HP, Citrix Move the Service Desk to the Cloud

Michael Vizard

When it comes to the allocation of hardware resources, one thing that usually gets the short shrift is the help desk. After all, it’s not like the help desk is tied to an application that a business unit invested in; it’s a general service that tends to get funded out of an IT budget that, in terms of providing things dedicated to making IT better at its job, is often fairly limited.

It’s no wonder, then, why interest in help desk applications delivered as a service is on the rise, or why just about every major provider of IT service management (ITSM) software is fighting for a piece of the action.

The latest service desk offering for the cloud comes from Hewlett-Packard, which today launched the HP Service Anywhere, a service desk application hosted by HP in the cloud. Based on HP Universal Configuration Management Database (UCMDB) and HP Universal Discovery software, Paul Muller, vice president of marketing for HP Software, says the HP service can dynamically keep track of any and all devices that get added to the network.


The HP announcement comes on the heels of the recent formal launch of Citrix GoToAssist Service Desk, which is based on the service desk application that Citrix gained with its recent acquisition of Beetil.

According to Brain de Haaff, senior product line director for Citrix GoToAssist Service Desk, Citrix decided to buy Beetil because it’s designed to focus squarely on the incident management process in a way that reasonably complies with the IT Infrastructure Library (ITIL) framework, or as de Haaff describes it: “ITIL for sensible people.”

Arguably, Citrix is a pioneer in the development of software-as-a-service (SaaS) applications in the cloud. Service desk, says de Haaff, is a natural extension of the Citrix application portfolio.


But HP and other providers of service desk software would argue that cloud-only approaches to service desk software don’t recognize some of the compliance realities IT organizations face today, or the amount of time and money they have invested in existing service desk software. HP Service Anywhere, for example, creates a hybrid cloud computing model because it is designed to be a natural extension to HP Service Manager software running on premise, says HP’s Muller.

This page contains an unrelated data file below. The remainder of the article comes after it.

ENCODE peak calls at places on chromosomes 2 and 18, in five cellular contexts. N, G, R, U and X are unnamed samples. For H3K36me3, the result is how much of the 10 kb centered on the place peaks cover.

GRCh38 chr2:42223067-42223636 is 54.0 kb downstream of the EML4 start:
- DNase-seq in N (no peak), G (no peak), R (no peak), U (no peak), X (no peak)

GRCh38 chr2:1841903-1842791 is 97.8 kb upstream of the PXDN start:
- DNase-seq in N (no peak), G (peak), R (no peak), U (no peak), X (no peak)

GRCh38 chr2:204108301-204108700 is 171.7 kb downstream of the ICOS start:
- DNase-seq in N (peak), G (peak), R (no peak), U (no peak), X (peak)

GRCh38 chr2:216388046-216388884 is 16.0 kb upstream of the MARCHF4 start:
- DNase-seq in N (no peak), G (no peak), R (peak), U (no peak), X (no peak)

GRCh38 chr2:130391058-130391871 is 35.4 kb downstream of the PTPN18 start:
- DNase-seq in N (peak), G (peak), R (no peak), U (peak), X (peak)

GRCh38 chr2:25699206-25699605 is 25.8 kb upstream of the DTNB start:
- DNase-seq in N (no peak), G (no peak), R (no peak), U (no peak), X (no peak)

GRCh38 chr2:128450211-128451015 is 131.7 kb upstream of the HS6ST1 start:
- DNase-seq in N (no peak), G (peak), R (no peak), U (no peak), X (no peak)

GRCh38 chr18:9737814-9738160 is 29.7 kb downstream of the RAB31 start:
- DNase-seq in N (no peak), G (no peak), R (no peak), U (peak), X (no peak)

HP Service Anywhere, adds Muller, also provides an inherently social approach to IT support that also includes integration with several unified communications platforms, while at the same time providing IT organizations with a customizable ITIL-compliant framework the minute they invoke the service.

Obviously, there is a major battle brewing in the service desk space with multiple vendors making the case that service desk software is not only more affordable in the cloud, but it makes it easier for IT organizations to access service desk software that is always up to date in terms of support for new devices and applications. Given compliance and security concerns, the degree to which IT organizations move service desks to the cloud remains to be seen. But there will be no shortage of options, which at least in theory, should mean that the level of service provided by IT organizations should be steadily improving in the years ahead.

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